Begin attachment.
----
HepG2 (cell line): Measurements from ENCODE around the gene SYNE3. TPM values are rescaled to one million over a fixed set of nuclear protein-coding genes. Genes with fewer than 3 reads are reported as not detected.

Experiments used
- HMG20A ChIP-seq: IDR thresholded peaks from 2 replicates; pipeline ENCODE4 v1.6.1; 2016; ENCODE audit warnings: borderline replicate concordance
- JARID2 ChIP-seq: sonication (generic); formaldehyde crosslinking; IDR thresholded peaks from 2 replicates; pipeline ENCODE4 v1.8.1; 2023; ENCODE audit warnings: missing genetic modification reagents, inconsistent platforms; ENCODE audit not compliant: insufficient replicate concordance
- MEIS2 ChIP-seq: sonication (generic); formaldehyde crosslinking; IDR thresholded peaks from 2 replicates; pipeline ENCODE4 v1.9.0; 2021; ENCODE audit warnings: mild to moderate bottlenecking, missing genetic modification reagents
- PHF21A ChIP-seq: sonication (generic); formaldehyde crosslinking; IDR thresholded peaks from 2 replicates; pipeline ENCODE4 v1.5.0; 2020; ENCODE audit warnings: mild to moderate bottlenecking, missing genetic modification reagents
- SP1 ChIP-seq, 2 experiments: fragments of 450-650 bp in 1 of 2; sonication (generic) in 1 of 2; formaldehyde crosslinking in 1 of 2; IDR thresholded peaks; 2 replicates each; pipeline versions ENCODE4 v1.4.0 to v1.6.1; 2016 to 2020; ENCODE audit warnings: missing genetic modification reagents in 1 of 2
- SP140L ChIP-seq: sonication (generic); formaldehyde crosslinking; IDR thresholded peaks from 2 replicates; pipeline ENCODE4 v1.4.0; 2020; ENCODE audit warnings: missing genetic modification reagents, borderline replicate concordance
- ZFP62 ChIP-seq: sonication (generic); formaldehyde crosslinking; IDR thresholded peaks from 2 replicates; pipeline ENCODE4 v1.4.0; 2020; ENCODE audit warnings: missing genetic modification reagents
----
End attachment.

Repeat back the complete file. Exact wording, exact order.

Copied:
HepG2 (cell line): Measurements from ENCODE around the gene SYNE3. TPM values are rescaled to one million over a fixed set of nuclear protein-coding genes. Genes with fewer than 3 reads are reported as not detected.

Experiments used
- HMG20A ChIP-seq: IDR thresholded peaks from 2 replicates; pipeline ENCODE4 v1.6.1; 2016; ENCODE audit warnings: borderline replicate concordance
- JARID2 ChIP-seq: sonication (generic); formaldehyde crosslinking; IDR thresholded peaks from 2 replicates; pipeline ENCODE4 v1.8.1; 2023; ENCODE audit warnings: missing genetic modification reagents, inconsistent platforms; ENCODE audit not compliant: insufficient replicate concordance
- MEIS2 ChIP-seq: sonication (generic); formaldehyde crosslinking; IDR thresholded peaks from 2 replicates; pipeline ENCODE4 v1.9.0; 2021; ENCODE audit warnings: mild to moderate bottlenecking, missing genetic modification reagents
- PHF21A ChIP-seq: sonication (generic); formaldehyde crosslinking; IDR thresholded peaks from 2 replicates; pipeline ENCODE4 v1.5.0; 2020; ENCODE audit warnings: mild to moderate bottlenecking, missing genetic modification reagents
- SP1 ChIP-seq, 2 experiments: fragments of 450-650 bp in 1 of 2; sonication (generic) in 1 of 2; formaldehyde crosslinking in 1 of 2; IDR thresholded peaks; 2 replicates each; pipeline versions ENCODE4 v1.4.0 to v1.6.1; 2016 to 2020; ENCODE audit warnings: missing genetic modification reagents in 1 of 2
- SP140L ChIP-seq: sonication (generic); formaldehyde crosslinking; IDR thresholded peaks from 2 replicates; pipeline ENCODE4 v1.4.0; 2020; ENCODE audit warnings: missing genetic modification reagents, borderline replicate concordance
- ZFP62 ChIP-seq: sonication (generic); formaldehyde crosslinking; IDR thresholded peaks from 2 replicates; pipeline ENCODE4 v1.4.0; 2020; ENCODE audit warnings: missing genetic modification reagents